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2014 SRE Program Participant Profile: Kelly Moran

K. Moran photo.

Hometown: Wasilla, AK
School: Clemson University
Major/Degree and Year: B.S. Mathematics (Biology Concentration), Music Minor, 2015
Fields of Study: Mathematics and Psychology
SRE Mentors: Dr. Jeff Larsen and Dr. Charles Collins
SRE Research Project: A dynamic systems approach to tracking the facial expressions and conscious experience of emotion

Why did you apply to the SRE program?
I applied to this particular SRE program because I wanted to gain research experience and I am particularly drawn to areas in which mathematics is applied to thought-provoking questions in other fields. All of the NIMBioS projects seemed very engaging, but the one that I am working on stood out to me as something that I had never been exposed to before but that would be very interesting to learn about.

How did you hear about the program?
I heard about the program through an online search for SRE programs combining math and biology.

What is the purpose of your research?
The purpose of my research is to understand the relationship between a person's experiential response to emotional stimuli (meaning what they feel) and their behavioral response (meaning what their facial expression is) when the stimuli in question is ambiguous in nature. We are studying how closely these two response systems match up and trying to come up with a model that explains when they fail to align.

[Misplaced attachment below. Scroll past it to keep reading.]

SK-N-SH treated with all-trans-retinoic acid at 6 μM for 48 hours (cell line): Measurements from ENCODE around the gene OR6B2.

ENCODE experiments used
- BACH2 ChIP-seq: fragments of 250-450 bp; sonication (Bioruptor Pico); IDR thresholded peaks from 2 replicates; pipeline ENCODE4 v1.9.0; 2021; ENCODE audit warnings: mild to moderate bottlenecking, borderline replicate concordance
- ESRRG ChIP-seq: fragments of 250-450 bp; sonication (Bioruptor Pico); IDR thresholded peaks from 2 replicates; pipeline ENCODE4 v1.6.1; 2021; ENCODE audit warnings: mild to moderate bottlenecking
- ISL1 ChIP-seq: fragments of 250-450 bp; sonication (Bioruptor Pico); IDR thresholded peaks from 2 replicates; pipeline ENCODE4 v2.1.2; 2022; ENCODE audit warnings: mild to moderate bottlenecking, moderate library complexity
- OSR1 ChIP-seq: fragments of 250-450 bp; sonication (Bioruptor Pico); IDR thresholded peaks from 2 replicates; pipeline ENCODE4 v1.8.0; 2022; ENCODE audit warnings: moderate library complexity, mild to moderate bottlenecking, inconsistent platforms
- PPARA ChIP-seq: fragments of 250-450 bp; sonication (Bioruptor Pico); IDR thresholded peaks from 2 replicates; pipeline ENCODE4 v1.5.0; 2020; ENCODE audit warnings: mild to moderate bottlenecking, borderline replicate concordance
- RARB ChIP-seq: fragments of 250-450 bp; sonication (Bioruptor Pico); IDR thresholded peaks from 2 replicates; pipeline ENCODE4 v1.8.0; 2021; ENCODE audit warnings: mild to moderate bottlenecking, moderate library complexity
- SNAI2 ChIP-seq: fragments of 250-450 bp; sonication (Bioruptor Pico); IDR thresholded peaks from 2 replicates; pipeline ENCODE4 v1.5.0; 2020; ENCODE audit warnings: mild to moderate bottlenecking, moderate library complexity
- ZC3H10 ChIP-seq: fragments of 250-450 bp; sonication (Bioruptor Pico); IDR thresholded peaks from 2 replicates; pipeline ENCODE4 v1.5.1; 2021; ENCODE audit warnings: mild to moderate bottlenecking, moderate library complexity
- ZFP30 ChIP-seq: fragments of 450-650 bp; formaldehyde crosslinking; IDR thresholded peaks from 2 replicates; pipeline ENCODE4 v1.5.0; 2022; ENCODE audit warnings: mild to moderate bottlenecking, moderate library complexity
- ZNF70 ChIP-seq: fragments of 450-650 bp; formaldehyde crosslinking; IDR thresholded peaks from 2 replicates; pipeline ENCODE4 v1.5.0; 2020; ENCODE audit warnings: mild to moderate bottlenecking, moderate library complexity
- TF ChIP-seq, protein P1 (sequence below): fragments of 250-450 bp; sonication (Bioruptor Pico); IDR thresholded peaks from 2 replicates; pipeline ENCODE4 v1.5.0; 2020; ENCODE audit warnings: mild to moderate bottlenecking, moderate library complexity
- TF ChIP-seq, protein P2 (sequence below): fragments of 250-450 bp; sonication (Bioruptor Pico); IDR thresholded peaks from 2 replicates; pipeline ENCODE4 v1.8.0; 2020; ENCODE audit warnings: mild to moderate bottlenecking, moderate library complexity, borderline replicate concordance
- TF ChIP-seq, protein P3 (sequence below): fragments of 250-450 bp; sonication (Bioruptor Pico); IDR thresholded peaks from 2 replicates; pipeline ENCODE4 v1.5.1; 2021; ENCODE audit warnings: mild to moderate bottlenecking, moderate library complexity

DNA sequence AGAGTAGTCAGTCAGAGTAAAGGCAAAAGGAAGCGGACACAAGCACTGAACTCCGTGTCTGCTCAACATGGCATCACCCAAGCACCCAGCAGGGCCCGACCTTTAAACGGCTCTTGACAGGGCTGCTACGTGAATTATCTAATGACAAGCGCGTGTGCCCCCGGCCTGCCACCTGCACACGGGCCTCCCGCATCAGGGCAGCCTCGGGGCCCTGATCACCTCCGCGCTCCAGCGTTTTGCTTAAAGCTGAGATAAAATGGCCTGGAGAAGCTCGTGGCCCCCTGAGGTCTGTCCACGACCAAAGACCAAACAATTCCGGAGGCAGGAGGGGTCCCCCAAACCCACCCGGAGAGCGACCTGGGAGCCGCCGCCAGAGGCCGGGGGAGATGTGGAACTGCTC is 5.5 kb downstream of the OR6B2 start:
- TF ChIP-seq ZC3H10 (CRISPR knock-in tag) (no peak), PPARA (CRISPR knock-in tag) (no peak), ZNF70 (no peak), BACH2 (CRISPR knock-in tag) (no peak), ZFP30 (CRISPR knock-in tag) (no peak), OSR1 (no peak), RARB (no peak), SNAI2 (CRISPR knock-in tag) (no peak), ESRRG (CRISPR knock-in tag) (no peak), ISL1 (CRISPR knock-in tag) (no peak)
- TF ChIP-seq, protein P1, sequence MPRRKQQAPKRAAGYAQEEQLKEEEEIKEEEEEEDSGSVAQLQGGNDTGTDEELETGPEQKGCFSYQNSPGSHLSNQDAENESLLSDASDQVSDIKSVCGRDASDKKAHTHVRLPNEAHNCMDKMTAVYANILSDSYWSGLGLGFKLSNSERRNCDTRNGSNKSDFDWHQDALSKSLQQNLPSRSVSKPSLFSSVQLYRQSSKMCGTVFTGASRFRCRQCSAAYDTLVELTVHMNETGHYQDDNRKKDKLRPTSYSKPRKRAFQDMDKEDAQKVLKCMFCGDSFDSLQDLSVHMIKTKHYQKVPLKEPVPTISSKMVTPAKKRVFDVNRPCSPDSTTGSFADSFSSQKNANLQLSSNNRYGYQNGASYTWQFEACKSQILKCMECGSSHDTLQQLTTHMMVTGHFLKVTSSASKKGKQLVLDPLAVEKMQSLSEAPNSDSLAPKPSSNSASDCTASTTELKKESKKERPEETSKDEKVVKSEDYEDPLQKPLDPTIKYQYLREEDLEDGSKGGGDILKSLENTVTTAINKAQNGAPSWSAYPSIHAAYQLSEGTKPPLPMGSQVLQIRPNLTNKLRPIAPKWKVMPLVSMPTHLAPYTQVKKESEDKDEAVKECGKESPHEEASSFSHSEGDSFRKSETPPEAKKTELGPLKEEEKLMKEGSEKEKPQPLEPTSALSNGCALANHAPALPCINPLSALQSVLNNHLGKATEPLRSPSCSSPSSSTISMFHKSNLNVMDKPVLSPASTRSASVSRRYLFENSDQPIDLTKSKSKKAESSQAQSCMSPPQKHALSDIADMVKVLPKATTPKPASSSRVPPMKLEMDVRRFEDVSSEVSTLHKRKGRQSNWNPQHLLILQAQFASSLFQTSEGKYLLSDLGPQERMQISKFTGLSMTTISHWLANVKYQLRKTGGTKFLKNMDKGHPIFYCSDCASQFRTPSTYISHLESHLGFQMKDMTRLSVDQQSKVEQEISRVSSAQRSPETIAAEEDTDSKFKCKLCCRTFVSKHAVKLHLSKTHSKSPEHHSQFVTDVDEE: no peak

Quotation image.

My favorite part of the program so far has been the feeling that I am truly a collaborator on the project. Quotation image.
– Kelly Moran, SRE participant

What does the research ultimately accomplish? What contributions to science and/or humanity does the research ultimately make?
Understanding human emotion allows us to more fully fathom the human experience. Furthermore this research could potentially be used to contribute to the awareness of how psychological disorders may impact emotional response.

Describe a typical day on the job.
My typical day is spent reading scholarly articles and coding in Matlab. I spend a lot of time brainstorming ideas for how to analyze and understand my data and then coding the idea to see if it works. Also I spend a lot of time collaborating with my team, even if that simply means working in the same room to offer moral support.

Tell us something about your field of study we would be surprised to know.
Psychology is much more statistics-heavy than I realized prior to this research! Also researchers have to deal with incredibly messy and imperfect data, and there are no concrete answers.

Do you have an interesting "personal side" to your research experiences that will increase human interest in your story?
I don't really have a "personal side" to my research experience other than being driven by curiosity.

What were your favorite parts of the SRE program?
My favorite part of the program so far has been the feeling that I am truly a collaborator on the project. The mentors offer guidance and support, but they also treat me like a peer who can offer valuable input to the process. I also love the rush that you get when you, say, finally code something successfully and see the graph appear on your screen, or when you have a brilliant idea about how to frame your problem.